Global bourses will be hoping for a steady start to the month after the recent Brexit-fuelled rollercoaster.
Equities are largely forecast to escape last week’s volatility, as the shock of the British vote begins to wear off and central bankers remain poised in the wings.
The Bank of England’s governor, Mark Carney, hinted last week that UK interest rates may be cut to cushion the impact of the Brexit vote, while a rise in US rates, previously expected within months, has now been all but discounted.
“What’s driving the market is general dovish statements and comments from central banks across the globe and that is giving investors hope that the global economy will continue to grow,” said Tom Wilson, a senior investment manager and the managing director of wealth advisory at Brinker Capital.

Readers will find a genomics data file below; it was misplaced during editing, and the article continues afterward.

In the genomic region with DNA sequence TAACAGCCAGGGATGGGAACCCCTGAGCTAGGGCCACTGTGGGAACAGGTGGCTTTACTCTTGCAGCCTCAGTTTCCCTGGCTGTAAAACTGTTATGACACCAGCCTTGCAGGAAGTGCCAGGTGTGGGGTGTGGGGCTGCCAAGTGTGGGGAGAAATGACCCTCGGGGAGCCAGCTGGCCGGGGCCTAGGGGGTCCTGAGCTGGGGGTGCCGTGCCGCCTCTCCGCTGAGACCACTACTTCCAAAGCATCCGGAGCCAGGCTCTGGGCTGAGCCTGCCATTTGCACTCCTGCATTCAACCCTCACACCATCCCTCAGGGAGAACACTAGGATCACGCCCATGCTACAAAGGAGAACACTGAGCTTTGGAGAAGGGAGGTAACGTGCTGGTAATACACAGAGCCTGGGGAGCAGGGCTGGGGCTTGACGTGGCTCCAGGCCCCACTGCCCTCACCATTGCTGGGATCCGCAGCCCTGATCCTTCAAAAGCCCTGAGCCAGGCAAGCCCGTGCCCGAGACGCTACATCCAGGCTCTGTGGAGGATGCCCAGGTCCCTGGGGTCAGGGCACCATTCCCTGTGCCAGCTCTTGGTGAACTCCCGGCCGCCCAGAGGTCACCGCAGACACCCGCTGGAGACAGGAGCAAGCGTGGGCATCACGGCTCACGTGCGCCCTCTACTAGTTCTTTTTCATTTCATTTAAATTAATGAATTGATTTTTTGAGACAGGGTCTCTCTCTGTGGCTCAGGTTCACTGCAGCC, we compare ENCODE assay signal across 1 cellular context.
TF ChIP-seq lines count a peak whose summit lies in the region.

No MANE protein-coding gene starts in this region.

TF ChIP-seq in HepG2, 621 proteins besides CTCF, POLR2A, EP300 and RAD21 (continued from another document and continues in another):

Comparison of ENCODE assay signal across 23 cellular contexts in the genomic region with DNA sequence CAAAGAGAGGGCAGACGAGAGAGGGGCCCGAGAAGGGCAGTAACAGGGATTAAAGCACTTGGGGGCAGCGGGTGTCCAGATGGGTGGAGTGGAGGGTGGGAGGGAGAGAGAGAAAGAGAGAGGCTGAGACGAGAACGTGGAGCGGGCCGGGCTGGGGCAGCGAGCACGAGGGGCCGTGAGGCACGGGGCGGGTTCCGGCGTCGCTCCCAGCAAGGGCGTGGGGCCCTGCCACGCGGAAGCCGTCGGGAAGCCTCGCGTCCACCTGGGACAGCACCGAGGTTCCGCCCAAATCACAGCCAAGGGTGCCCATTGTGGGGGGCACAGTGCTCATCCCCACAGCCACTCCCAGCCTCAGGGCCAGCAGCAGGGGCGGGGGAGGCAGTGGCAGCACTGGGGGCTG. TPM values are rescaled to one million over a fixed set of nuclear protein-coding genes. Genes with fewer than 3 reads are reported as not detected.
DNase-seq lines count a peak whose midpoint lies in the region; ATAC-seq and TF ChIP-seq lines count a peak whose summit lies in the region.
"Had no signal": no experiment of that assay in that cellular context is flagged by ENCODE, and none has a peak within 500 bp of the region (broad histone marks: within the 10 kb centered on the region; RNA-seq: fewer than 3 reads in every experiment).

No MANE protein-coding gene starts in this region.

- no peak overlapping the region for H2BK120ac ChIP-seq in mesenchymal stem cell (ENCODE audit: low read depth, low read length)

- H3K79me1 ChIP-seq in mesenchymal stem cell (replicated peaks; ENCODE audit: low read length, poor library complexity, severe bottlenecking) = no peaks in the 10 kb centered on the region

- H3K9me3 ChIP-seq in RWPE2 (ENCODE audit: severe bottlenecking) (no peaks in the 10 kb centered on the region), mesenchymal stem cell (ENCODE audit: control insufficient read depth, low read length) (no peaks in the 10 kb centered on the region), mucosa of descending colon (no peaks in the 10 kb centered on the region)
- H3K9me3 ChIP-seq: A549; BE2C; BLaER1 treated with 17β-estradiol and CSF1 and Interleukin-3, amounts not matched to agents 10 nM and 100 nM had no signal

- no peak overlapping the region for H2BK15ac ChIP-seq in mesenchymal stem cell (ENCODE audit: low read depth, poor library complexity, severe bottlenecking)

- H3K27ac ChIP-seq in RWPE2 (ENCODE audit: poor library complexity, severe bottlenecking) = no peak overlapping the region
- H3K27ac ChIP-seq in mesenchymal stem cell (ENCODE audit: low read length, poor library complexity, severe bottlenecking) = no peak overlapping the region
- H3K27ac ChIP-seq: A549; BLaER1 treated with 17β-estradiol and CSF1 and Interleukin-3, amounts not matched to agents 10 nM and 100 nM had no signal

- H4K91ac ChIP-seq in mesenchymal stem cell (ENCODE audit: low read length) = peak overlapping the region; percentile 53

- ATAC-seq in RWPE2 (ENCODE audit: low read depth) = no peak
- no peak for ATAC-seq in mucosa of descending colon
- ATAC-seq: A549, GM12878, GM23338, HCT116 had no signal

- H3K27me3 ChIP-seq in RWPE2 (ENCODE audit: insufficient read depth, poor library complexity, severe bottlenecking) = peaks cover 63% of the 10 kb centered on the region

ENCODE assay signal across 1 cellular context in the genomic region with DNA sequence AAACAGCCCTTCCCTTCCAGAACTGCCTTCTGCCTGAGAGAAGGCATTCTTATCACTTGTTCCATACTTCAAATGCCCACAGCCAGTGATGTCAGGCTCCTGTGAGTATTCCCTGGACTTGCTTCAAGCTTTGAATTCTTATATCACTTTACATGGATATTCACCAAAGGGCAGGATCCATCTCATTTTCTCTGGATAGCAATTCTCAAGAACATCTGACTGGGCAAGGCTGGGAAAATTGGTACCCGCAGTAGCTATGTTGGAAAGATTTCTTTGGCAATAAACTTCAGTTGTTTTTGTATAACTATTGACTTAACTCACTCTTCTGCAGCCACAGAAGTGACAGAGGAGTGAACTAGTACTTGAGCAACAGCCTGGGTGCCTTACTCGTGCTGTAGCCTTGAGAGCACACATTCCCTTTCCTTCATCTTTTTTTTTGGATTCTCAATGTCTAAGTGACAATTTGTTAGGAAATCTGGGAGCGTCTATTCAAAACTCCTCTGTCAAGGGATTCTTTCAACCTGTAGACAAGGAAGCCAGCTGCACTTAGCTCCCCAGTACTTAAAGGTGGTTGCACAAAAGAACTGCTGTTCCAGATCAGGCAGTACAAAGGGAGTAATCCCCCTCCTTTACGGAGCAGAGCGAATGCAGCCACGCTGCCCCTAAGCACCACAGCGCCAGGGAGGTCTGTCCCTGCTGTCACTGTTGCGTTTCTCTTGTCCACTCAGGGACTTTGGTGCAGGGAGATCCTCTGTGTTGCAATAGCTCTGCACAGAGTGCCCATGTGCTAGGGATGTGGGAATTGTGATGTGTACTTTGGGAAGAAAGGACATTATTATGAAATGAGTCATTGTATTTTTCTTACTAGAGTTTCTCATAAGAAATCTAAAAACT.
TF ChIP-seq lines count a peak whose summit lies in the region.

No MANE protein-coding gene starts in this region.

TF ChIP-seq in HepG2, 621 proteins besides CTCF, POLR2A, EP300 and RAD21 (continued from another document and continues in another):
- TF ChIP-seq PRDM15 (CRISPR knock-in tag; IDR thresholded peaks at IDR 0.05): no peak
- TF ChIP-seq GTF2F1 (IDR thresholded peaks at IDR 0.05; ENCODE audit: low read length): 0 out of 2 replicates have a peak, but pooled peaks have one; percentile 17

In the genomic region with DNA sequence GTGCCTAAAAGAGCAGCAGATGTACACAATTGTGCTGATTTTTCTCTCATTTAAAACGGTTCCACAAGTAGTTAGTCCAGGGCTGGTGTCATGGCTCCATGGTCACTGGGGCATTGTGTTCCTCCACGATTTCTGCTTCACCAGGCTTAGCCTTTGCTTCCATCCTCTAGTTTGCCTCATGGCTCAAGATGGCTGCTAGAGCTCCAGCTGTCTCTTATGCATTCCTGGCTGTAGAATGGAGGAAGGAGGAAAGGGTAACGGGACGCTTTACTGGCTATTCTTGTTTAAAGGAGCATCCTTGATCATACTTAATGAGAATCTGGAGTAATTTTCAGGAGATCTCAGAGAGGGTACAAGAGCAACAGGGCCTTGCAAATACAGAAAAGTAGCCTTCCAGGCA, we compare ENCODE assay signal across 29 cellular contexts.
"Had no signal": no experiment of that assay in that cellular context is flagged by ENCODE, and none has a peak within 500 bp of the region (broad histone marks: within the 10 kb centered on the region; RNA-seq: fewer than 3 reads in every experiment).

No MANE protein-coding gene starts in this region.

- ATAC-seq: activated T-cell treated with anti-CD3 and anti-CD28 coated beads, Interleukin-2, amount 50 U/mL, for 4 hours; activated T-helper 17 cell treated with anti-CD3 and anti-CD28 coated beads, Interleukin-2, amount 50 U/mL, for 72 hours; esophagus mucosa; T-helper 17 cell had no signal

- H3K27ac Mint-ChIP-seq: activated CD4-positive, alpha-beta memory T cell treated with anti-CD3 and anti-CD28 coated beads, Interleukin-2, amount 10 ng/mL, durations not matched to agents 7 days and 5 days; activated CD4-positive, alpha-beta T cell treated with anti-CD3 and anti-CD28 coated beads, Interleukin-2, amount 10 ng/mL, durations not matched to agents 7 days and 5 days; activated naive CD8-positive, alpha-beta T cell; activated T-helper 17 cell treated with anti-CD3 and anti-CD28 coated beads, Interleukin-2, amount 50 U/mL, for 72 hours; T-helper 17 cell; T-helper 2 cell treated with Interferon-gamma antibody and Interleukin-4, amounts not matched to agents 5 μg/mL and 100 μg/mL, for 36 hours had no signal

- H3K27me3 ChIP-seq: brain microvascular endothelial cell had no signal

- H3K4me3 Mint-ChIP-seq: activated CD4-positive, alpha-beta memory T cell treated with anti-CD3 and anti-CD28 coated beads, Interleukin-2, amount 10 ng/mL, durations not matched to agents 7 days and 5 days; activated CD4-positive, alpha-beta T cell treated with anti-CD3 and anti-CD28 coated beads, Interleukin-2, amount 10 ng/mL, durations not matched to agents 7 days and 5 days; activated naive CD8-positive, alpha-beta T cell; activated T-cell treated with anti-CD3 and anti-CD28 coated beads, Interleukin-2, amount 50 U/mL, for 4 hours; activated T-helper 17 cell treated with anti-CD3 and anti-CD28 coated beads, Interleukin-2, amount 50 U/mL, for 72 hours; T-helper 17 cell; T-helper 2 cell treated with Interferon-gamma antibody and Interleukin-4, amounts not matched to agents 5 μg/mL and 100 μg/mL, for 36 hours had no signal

“The central banks are saying they’re not going to let it slip into global recession and that’s causing the most bearish scenario to become less likely.”
Such reassurances caused European equities to recover strongly. The UK’s FTSE 100 rose 7.1 per cent for the week, closing 3 per cent higher than pre-Brexit levels, even though the broader FTSE 2050 index remains 5 per cent lower.
The Euro Stoxx 50 finished up 3.8 per cent for the week, while the S&P 500 finished just 0.5 per cent lower.
However, the threat of interest rate cuts in UK put further pressure on sterling, which remains 10 per cent lower against the US dollar than before the Brexit vote. Treasury bond yields, meanwhile, remain at multiyear lows as investors seek safe havens.
* with Bloomberg
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